The Occupational Safety and Health Administration (OSHA) has advised its field staff to focus on musculoskeletal disorders (MSDs) related to patient or resident handling; bloodborne pathogens; workplace violence; tuberculosis; and slips, trips and falls when inspecting hospitals and nursing homes, the agency announced June 25.
U.S. hospitals recorded nearly 58,000 work-related injuries and illnesses in 2013 (the most current reporting year), amounting to 6.4 work-related injuries and illnesses for every 100 full-time employees, nearly twice as high as the overall rate per 100 FTEs for private industry.
“Almost half of all reported injuries in the health care industry were attributed to overexertion and related tasks. Nurses and nursing assistants each accounted for a substantial share of this total,” said Dr. David Michaels, assistant secretary of labor for occupational safety and health. “Workers in hospitals, nursing homes and long-term care facilities have work injury and illness rates that are among the highest in the country, and virtually all of these injuries and illnesses are preventable. There are feasible solutions for preventing these hazards and now is the time for employers to implement them.”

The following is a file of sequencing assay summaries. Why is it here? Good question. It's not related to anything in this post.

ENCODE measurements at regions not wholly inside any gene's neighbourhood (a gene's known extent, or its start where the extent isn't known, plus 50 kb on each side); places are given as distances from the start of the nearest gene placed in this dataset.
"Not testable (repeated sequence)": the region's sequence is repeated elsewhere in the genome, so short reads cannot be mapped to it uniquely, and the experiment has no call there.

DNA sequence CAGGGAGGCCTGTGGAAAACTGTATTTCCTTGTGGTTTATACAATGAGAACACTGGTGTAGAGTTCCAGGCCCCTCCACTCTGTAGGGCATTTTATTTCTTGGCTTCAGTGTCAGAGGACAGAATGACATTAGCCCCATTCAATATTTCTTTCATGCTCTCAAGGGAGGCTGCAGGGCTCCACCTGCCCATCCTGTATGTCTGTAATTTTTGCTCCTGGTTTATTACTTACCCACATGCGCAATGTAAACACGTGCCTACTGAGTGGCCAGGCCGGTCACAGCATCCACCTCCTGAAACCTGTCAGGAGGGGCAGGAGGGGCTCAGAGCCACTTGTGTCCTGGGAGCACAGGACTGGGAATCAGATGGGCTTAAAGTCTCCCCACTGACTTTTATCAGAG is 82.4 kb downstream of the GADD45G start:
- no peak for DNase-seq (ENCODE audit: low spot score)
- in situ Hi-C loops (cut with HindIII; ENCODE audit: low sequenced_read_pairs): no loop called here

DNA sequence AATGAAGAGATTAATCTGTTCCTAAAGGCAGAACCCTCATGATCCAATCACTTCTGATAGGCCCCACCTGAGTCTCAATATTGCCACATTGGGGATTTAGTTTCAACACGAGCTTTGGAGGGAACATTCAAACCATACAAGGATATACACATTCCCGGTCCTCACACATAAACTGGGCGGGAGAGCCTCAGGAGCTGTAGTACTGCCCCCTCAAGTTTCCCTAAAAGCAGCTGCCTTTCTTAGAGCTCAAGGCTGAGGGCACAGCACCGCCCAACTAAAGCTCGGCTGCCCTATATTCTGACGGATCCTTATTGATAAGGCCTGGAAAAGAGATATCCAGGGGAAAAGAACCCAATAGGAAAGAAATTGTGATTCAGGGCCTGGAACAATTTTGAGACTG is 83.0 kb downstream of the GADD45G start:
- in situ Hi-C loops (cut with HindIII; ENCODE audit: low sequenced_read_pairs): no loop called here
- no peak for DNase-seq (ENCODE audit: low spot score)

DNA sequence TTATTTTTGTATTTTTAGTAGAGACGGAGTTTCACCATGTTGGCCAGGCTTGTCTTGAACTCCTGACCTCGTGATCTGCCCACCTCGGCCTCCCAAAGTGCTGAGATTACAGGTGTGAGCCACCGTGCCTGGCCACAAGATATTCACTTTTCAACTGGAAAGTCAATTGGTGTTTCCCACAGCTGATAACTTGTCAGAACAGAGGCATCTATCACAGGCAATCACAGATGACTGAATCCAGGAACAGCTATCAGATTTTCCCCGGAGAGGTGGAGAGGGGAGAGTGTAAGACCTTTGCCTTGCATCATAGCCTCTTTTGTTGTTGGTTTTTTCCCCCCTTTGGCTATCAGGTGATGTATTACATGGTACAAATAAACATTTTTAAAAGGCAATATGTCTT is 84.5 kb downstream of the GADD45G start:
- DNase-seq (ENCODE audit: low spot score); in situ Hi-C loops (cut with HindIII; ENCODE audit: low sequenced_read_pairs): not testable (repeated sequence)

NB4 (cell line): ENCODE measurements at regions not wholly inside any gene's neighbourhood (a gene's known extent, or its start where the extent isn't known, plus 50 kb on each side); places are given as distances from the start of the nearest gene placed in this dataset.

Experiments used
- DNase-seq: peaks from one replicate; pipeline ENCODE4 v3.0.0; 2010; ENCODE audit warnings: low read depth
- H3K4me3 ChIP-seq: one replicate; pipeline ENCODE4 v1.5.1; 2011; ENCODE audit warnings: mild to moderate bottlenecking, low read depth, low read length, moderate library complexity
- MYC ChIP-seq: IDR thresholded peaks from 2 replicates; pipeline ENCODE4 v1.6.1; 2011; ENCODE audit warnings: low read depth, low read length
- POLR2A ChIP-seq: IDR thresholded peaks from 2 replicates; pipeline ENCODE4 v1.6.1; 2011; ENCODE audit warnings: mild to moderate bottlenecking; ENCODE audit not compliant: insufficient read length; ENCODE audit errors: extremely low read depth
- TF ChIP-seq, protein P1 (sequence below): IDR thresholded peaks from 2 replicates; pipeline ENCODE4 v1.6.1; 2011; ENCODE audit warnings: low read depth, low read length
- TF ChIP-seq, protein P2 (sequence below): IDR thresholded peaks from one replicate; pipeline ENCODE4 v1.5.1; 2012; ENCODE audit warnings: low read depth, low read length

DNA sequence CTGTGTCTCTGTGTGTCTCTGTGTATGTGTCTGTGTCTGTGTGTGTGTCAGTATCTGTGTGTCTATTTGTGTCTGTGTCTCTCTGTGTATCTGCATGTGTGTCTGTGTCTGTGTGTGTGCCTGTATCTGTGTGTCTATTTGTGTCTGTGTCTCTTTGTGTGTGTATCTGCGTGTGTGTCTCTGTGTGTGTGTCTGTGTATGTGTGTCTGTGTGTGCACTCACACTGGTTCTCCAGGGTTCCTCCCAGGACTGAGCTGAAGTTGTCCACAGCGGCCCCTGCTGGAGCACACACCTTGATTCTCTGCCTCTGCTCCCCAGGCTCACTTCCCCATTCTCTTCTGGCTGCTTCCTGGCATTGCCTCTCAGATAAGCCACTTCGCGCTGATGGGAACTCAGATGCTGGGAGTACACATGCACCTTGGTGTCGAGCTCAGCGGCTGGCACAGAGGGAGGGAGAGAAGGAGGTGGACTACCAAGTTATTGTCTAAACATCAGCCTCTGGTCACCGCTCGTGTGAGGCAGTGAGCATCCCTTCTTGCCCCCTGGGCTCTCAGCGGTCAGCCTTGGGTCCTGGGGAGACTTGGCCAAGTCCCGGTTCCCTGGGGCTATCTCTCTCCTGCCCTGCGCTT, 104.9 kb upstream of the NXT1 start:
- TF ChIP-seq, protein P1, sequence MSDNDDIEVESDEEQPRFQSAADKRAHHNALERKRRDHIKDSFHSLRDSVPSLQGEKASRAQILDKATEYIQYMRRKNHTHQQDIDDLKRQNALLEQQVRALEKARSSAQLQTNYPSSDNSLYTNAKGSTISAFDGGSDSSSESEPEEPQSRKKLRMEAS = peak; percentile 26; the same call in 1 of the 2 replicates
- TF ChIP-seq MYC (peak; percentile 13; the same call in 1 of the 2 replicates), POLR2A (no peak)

Under updated fatality and severe injury reporting rules that went into effect Jan. 1, 2015, employers are required to report fatalities to OSHA within eight hours of learning about them and amputations, losses of an eye, and hospitalizations for work-related injuries and illnesses within 24 hours of learning about them. The intent is to facilitate targeted inspections and allow OSHA officials and employers to effectively abate hazards and promote prevention.